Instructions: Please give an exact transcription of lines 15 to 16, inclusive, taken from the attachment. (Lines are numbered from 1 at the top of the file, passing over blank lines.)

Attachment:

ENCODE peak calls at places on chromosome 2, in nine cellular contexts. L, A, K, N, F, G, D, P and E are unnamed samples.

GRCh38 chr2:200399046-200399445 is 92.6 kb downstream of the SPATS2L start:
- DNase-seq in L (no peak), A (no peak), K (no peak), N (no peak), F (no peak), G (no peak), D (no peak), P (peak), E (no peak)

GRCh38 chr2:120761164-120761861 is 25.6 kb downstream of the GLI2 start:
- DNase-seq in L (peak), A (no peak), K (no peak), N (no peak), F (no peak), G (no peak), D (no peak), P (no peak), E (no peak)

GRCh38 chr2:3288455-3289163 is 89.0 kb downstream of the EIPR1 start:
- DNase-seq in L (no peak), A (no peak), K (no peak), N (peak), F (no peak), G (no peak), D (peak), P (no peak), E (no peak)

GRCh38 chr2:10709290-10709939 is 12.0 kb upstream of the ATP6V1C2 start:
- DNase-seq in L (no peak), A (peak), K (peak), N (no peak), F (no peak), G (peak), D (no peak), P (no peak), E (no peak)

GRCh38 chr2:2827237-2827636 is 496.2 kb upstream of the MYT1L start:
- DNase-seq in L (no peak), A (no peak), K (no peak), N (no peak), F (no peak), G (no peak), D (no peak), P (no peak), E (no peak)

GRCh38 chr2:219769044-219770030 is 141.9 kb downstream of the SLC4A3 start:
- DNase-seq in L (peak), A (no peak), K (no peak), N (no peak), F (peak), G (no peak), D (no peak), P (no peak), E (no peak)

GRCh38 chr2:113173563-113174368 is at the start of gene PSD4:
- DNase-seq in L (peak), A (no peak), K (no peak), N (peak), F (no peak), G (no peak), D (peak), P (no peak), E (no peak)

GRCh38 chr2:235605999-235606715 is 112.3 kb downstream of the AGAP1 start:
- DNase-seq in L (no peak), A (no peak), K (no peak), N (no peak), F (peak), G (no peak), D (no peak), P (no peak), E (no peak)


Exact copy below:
- DNase-seq in L (peak), A (no peak), K (no peak), N (peak), F (no peak), G (no peak), D (peak), P (no peak), E (no peak)

GRCh38 chr2:235605999-235606715 is 112.3 kb downstream of the AGAP1 start: